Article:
Humans like to feel special. They like to feel like they are talking to a real person who understands their unique issues, and that their business matters. That’s why 70% of users prefer talking to humans than bots, 80% of consumers are more likely to shop with a brand that offers personalisation, and why big-name brands are increasingly communicating in a colloquial manner.
Oh, just rolling out free food for our 50th birthday nbd. pic.twitter.com/7EkNQLMLKA
— Wendy’s (@Wendys) November 11, 2019
Customer personalisation is inarguably the future of digital marketing, and humanisation is the beginning of good personalisation.
So what does humanisation look like, and how Kiwi marketers achieve it?
The objective of humanisation
Humanising a brand is a means to create a better customer experience – helping customers feel like they had a personal experience with a brand, and that they are valued as an individual.
Digital marketing strategies in 2020 must reflect the in-store experience offered by the best sales agents: a warm greeting, remembering the customer’s name and their past interaction, and a personal service tailored to their needs. No script, very little friction.
How to start humanising
Any brand can simply start talking and writing more colloquially, introducing slang and informal language to their emails. However, if this isn’t right for a brand’s particular audience, it’ll miss the mark and may even alienate otherwise satisfied customers.
Before an organisation can humanise itself, it must humanise its audience. That is, it must learn who they are as people. This is where user personas come in.
- What is a user persona? A segmentation of a brand’s customers into different groupings based on a range of data – what is important to them, what they buy, what they like/dislike, their needs/challenges, and any applicable demographic information such as age, gender or employment.
At krunch.co, we always ensure our personas are backed by real data – that could be data you already have in your database, or data collected with customer surveys, interviews or focus groups.
Ultimately, building a relationship with your customers should be much like building a relationship with any other person in your life – it starts by truly getting to know them. That’s what personas help you do.
With comprehensive, data-driven personas in place, you’ll be in a better position to know what’s important to your customers, and can cater messaging accordingly. Craft your messages in the tone that each customer sub-group prefers, be it formal and professional, informal, casual, or perhaps a non-English language. Test offers, imagery, messaging and more, and always keep adapting and building your personas and segments as you go.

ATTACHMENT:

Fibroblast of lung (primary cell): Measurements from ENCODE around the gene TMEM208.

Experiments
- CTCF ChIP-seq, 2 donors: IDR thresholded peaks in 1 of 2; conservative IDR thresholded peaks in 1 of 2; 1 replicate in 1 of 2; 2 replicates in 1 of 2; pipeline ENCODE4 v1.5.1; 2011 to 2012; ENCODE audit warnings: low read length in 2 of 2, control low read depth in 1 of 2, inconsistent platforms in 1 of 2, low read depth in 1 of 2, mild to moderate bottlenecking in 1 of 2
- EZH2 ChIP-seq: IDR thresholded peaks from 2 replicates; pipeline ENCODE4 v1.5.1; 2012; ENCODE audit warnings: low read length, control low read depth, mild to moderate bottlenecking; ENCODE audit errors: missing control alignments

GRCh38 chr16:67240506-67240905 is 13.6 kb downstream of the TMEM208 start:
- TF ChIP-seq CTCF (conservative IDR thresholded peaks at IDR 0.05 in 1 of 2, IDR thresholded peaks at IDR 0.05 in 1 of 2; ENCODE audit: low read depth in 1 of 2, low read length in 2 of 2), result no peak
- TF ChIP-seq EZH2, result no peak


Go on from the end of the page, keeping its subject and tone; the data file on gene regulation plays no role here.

Humanisation meets automation
There’s another crucial element to humanisation that seems counter-intuitive – and that’s automation.
A good automation strategy will not only help you create persona-driven segments in your audience, but engage with them at key moments in their journey. It could be when their product of choice goes on sale, on their birthday, or in important decision-making moments you’ve identified in the customer journey. It might help you reach them on their favourite platforms, or show them imagery that looks like them in an ad or email.
Ironically, using automation, brands can deliver far more personalisation than any one human could do on their own.
Keep the spark alive
Machines can’t do it all – at least not yet. At this stage, it’s still up to marketers to keep the spark alive in the brand and customer relationship.
That means keeping your customer experience strategy up to date – what have you learned from testing different messages for your personas? What segments are the most profitable, and which need to be reviewed? Your customer experience is a living, breathing thing – and treating it as such will make your brand feel like a living, breathing thing as well.
The final piece in the brand humanisation puzzle? Trust. When brands have a history of transparency and openness, nearly 90% of customers are more likely to give them a second chance after a bad experience. In other words, being honest with customers is vital to their loyalty.
Personalisation is the future, and humanisation is the beginning of personalisation. A brand that is human is a brand that can be trusted, and whose every customer interaction is smooth, enjoyable, and engaging.